Reading Omar Ali’s comments from the Yes, and Café podcast this week, I was struck by his reminder of how the role of ideology and race are used in the same way to divide people against each other who actually have much in common. On Sunday, there was a front page article in The New York Times titled “A Year of Hardship, Helped and Hindered by Washington” that gave us a poignant and upsetting story of a white, working class young woman, Kathryn Stewart, and her efforts to create a life for herself and 10-year-old son living dependent on the capricious and arbitrary systems of COVID aid. Kathryn was described as not political and a non-voter in the 2021 elections. This was not surprising as neither party is speaking to her or seems concerned about her plight. She is one of the millions of people who have been abandoned by the current political arrangements.
I read the piece the day after I watched Judas and the Black Messiah, a timely and powerful film chronicling the efforts of the Chicago Black Panther party, led by 21-year-old Fred Hampton, to build a alliance with the white working class leaders in the late 1960’s. Hampton was assassinated, as have other black leaders before and after him who saw the possibility of creating new kinds of class wide political alliances.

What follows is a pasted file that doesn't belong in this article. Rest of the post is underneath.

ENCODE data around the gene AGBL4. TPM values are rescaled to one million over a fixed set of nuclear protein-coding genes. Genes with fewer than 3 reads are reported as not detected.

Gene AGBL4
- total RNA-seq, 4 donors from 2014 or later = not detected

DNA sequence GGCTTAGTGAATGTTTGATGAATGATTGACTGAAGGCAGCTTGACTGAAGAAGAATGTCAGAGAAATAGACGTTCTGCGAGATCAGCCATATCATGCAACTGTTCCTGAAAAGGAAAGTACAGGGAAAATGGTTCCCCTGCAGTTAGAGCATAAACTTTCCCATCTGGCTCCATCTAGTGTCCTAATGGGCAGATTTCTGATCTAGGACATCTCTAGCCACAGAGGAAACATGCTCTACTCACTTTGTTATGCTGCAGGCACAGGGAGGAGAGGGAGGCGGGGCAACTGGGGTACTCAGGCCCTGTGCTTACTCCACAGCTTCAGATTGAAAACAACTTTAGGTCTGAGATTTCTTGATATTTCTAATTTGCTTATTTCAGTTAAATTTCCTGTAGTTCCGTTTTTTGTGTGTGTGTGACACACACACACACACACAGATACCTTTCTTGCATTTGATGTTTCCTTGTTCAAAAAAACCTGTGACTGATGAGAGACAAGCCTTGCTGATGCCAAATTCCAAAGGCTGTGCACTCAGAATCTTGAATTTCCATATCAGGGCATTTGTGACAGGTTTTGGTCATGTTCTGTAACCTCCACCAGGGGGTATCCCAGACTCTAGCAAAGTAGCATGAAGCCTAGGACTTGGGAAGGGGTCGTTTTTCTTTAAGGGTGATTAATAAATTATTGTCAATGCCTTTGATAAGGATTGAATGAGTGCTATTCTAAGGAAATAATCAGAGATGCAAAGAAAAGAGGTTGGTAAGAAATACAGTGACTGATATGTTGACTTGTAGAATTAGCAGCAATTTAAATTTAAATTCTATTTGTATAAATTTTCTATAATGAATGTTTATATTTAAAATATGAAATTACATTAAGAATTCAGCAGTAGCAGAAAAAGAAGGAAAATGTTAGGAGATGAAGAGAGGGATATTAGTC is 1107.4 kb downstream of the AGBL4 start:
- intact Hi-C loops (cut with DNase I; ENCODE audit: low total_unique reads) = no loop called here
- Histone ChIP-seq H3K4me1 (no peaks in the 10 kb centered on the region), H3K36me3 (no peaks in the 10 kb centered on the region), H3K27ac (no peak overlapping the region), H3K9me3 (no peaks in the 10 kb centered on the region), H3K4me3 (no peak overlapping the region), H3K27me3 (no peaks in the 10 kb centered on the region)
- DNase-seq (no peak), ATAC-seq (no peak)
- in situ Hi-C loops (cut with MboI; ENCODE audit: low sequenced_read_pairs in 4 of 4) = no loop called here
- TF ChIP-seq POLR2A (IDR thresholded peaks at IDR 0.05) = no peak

In the Balance of Power by Omar Ali gives us an important history of independent black politics and third party movements in the United States where we see the journey of African American leadership/identifications with independent politics and the currents of black separatist movements and black nationalist organizing. In the book, one also finds the threads of independent class wide organizing led by many African American leaders, including those of Lenora Fulani’s starting in the 1980’s.
These recent reading/viewing experiences have brought home to me the imperative of class wide organizing today. The white working class is currently portrayed as nothing but Trumpers and insurrectionists, the people who attacked the capital. Kathryn Stewart was neither, as are millions of other people who have been left out and are unrepresented. I was very touched by Kathryn’s experience and felt the urgency of continuing to build an independent movement that speaks out to the concerns of the left-out and the disenfranchised and asks “Can we break out of the strictures of a politic defined by race and ideology?”
Susan Massad is a retired primary care physician educator who is on the faculty of the East Side Institute where she leads workshops/conversations exploring what it means for people to grow and develop in the face of serious illness, aging or memory loss. Susan is a long time independent activist with Independent Voting.
Politics for the People Zoom Event
With Author Omar H. Ali
Sunday, February 21st
Click here to RSVP!